While insight may be derived from the Cambridge experience, specific policies will be harder to extract and apply. In my experience, visitors to Cambridge – especially those from government – often bring a rigid mind-set rooted in the ‘linear model’ of innovation, one based on technology push: invention ‘should’ readily lead to new products, which are swiftly diffused as customers adopt them [6]. But simply increasing research intensity (‘turning money into knowledge’) does not of itself produce innovations (‘knowledge into money’) that markets adopt. Considerable work and numerous (overlapping) micro-initiatives are needed to create entrepreneurial cohorts with appropriate tools to achieve this. Student entrepreneurship and its concomitant cultural change only started to be addressed in earnest in Cambridge around 2000, when business plan competitions, evening training events, venture capital clubs and formalised industry links were all invested in by the public sector and philanthropic foundations.

The benefits of investing in people take a while to show through, a lag which often leads to impatience among policy makers and suggests another general lesson. While intermediate outputs in academic clusters can usually be measured relatively easily – papers published, conferences attended, patents registered, memoranda of understanding signed – because they are costly, bureaucratic and time-consuming, in the longer run outputs can interfere with real outcomes: building successful, profitable businesses, selling useful products and developing experienced (serial) entrepreneurs able to run further start-ups and grow them faster. Clusters need to develop holistically, which undue focus on individual indicators can inhibit [7]. Otherwise a variation on Goodhart’s Law takes root: when a measure becomes a target, it ceases to be a good measure.

8. “Something in the Air”

Secondly, modern interest in cluster theory was rekindled some 20 years ago with the work of AnnaLee Saxenian [8] and Michael Porter [9], but their work was in several ways anticipated by the nineteenth century economist (and Fellow of St John’s College, Cambridge), Alfred Marshall (I am grateful to Christine Doel of SQW for bringing Marshall to my attention. See further [10]), who teased out the importance of tacit knowledge in distinguishing clustering from mere co-location. Skilled labour, supporting trades, firms specialising in different stages of production all lead to shared rules and conventions so that ‘the mysteries of the trade become no mysteries; but are as it were in the air’ [11]. Implicit values and complementary skills bind clusters together.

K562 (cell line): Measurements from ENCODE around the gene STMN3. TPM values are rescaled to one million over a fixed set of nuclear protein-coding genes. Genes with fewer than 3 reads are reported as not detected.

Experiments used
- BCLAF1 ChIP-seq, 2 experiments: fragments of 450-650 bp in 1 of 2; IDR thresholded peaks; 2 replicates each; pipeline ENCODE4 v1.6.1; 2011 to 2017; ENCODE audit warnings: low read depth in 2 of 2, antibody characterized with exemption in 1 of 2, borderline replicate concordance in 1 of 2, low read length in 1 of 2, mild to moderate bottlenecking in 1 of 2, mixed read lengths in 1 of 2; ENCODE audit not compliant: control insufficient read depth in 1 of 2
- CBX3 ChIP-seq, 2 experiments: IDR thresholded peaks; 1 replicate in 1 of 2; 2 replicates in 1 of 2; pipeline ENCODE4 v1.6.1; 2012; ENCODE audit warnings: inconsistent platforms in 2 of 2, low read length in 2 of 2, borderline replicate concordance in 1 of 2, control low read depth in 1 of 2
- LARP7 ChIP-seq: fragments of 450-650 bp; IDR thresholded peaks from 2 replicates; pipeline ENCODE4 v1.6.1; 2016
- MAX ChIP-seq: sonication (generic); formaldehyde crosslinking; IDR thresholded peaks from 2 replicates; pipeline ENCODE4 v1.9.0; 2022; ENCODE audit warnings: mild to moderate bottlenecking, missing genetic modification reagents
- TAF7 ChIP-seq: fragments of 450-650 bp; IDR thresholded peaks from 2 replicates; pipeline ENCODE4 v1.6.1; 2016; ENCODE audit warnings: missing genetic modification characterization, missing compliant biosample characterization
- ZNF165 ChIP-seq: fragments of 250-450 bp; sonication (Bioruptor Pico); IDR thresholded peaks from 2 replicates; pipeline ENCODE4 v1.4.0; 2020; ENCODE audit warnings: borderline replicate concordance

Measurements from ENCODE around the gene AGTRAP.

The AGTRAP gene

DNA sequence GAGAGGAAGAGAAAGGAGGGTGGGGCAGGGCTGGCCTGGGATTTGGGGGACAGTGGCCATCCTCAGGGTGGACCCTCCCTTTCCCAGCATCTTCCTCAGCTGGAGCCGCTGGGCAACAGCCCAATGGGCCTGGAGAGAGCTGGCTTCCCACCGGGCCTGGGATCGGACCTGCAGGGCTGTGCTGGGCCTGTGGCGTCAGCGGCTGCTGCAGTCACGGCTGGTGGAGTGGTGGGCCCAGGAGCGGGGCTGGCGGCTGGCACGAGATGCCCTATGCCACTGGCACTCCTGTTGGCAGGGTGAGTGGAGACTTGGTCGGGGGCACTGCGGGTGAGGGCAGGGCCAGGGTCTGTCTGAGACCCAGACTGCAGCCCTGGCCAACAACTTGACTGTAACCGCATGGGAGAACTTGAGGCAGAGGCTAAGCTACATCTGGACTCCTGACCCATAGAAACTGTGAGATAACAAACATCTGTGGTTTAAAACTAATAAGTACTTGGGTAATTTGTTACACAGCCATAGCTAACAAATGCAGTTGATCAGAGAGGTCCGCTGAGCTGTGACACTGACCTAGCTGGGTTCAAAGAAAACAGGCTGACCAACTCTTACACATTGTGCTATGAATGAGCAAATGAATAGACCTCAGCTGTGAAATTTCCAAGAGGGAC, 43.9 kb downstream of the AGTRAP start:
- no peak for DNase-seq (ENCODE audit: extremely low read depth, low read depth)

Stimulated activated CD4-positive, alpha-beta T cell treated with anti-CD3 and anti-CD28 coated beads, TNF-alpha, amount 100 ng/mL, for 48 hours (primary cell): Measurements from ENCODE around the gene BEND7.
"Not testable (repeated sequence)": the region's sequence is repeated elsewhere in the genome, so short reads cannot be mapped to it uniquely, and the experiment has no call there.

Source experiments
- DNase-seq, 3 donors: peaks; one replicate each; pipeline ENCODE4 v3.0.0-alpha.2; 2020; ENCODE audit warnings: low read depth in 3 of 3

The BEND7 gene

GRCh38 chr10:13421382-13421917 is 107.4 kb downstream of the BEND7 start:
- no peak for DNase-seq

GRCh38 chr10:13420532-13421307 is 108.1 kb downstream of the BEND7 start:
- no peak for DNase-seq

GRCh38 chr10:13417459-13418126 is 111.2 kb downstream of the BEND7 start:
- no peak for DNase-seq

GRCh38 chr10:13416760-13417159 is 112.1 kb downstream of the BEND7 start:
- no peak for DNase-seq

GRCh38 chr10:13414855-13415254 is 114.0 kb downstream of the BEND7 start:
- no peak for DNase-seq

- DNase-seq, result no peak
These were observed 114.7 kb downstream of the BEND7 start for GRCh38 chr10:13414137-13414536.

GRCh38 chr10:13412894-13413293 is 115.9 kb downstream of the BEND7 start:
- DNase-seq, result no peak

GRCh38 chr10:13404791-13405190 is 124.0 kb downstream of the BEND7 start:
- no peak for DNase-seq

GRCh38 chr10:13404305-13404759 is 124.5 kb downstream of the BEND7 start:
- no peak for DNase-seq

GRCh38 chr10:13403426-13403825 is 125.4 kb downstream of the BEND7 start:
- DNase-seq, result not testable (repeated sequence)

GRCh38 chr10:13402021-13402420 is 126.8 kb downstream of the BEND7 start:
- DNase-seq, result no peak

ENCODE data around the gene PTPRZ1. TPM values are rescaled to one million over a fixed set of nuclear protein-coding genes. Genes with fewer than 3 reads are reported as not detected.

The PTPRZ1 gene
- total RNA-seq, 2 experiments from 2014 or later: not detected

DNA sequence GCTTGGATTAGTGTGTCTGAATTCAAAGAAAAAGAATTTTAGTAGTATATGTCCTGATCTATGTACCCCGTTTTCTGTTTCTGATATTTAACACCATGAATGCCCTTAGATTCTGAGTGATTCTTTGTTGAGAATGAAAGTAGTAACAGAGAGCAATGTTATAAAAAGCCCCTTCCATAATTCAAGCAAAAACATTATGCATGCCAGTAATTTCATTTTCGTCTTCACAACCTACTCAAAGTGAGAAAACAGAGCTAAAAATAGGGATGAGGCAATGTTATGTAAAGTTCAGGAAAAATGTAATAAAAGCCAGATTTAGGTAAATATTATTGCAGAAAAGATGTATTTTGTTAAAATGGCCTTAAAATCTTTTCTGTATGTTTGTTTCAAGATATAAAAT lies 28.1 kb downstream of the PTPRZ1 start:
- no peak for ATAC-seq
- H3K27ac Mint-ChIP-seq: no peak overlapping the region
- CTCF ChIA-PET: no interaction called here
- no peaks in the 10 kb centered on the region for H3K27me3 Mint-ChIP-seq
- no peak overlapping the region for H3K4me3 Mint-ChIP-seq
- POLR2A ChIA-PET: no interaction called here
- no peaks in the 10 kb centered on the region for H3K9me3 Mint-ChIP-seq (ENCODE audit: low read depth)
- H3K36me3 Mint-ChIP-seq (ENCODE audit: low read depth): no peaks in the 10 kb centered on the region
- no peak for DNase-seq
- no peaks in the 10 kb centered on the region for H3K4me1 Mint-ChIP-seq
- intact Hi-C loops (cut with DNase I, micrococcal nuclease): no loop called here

However, as Doel et al argue, citing earlier research on declining German industries [12], strong ties can be a curse as well as a blessing, especially if they prevent adaptation [10]:

“Facing outwards” is – arguably – a pre-requisite for long term competitiveness. The crucial lesson from history is that over time, inward-facing clusters tend to ossify, particularly if factor conditions also change. As the economic geographer Gernot Grabher observed in the context of the demise of the Ruhr’s steel industry, the “ties that bind” – the lifeblood of genuine clusters – can insidiously also become “ties that blind” as the cluster fails to adapt, innovate and ultimately survive.

These minatory words are doubly relevant for the future of the Cambridge Technopole. Chacun a les défauts de ses vertus, as Chopin’s companion, George Sand, put it. During its start-up and growth phase, Cambridge greatly benefitted from ‘letting a hundred flowers blossom’, with no one in overall control and no need for planning of individual initiatives. Now that it is an established cluster, home to over 4,000 firms employing some 60,000 and attracting major corporations such as Microsoft and AstraZeneca (which is currently relocating 1,800 employees to Cambridge), a far more joined-up approach to planning is needed – muddling through is no longer a virtue but a curse. Growth has made the status quo untenable; positive and planned change is necessary if Cambridge is to avoid the negative, unintended decline of the Victorian specialisms, such as cotton or jute processing, noted by Marshall.